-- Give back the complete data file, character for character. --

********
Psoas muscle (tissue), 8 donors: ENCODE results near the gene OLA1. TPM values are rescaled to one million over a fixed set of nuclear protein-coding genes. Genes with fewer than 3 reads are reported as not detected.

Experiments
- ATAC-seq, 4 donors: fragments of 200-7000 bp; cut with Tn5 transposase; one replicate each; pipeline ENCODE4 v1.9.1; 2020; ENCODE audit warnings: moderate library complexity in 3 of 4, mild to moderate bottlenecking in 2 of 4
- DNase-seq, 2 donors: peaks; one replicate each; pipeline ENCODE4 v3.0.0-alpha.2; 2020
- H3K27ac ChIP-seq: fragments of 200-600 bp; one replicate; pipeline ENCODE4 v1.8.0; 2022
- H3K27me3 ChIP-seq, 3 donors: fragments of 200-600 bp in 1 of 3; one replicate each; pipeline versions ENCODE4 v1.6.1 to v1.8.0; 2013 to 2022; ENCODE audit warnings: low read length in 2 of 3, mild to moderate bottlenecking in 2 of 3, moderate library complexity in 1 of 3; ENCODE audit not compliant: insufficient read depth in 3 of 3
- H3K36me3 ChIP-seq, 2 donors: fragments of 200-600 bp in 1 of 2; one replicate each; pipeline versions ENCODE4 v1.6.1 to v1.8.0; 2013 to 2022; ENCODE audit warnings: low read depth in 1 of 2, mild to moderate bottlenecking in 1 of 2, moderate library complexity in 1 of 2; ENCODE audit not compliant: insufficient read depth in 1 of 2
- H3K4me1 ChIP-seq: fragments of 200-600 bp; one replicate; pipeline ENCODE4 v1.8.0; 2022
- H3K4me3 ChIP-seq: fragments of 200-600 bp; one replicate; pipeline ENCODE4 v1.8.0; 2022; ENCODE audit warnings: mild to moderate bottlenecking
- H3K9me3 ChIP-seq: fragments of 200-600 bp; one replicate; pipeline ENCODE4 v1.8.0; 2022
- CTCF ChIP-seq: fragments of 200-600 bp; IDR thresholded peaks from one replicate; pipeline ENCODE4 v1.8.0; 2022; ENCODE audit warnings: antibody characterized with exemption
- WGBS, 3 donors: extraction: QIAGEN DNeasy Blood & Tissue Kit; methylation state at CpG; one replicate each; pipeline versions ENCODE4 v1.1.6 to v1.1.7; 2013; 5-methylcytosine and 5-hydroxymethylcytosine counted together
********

Psoas muscle (tissue), 8 donors: ENCODE results near the gene OLA1. TPM values are rescaled to one million over a fixed set of nuclear protein-coding genes. Genes with fewer than 3 reads are reported as not detected.

Experiments
- ATAC-seq, 4 donors: fragments of 200-7000 bp; cut with Tn5 transposase; one replicate each; pipeline ENCODE4 v1.9.1; 2020; ENCODE audit warnings: moderate library complexity in 3 of 4, mild to moderate bottlenecking in 2 of 4
- DNase-seq, 2 donors: peaks; one replicate each; pipeline ENCODE4 v3.0.0-alpha.2; 2020
- H3K27ac ChIP-seq: fragments of 200-600 bp; one replicate; pipeline ENCODE4 v1.8.0; 2022
- H3K27me3 ChIP-seq, 3 donors: fragments of 200-600 bp in 1 of 3; one replicate each; pipeline versions ENCODE4 v1.6.1 to v1.8.0; 2013 to 2022; ENCODE audit warnings: low read length in 2 of 3, mild to moderate bottlenecking in 2 of 3, moderate library complexity in 1 of 3; ENCODE audit not compliant: insufficient read depth in 3 of 3
- H3K36me3 ChIP-seq, 2 donors: fragments of 200-600 bp in 1 of 2; one replicate each; pipeline versions ENCODE4 v1.6.1 to v1.8.0; 2013 to 2022; ENCODE audit warnings: low read depth in 1 of 2, mild to moderate bottlenecking in 1 of 2, moderate library complexity in 1 of 2; ENCODE audit not compliant: insufficient read depth in 1 of 2
- H3K4me1 ChIP-seq: fragments of 200-600 bp; one replicate; pipeline ENCODE4 v1.8.0; 2022
- H3K4me3 ChIP-seq: fragments of 200-600 bp; one replicate; pipeline ENCODE4 v1.8.0; 2022; ENCODE audit warnings: mild to moderate bottlenecking
- H3K9me3 ChIP-seq: fragments of 200-600 bp; one replicate; pipeline ENCODE4 v1.8.0; 2022
- CTCF ChIP-seq: fragments of 200-600 bp; IDR thresholded peaks from one replicate; pipeline ENCODE4 v1.8.0; 2022; ENCODE audit warnings: antibody characterized with exemption
- WGBS, 3 donors: extraction: QIAGEN DNeasy Blood & Tissue Kit; methylation state at CpG; one replicate each; pipeline versions ENCODE4 v1.1.6 to v1.1.7; 2013; 5-methylcytosine and 5-hydroxymethylcytosine counted together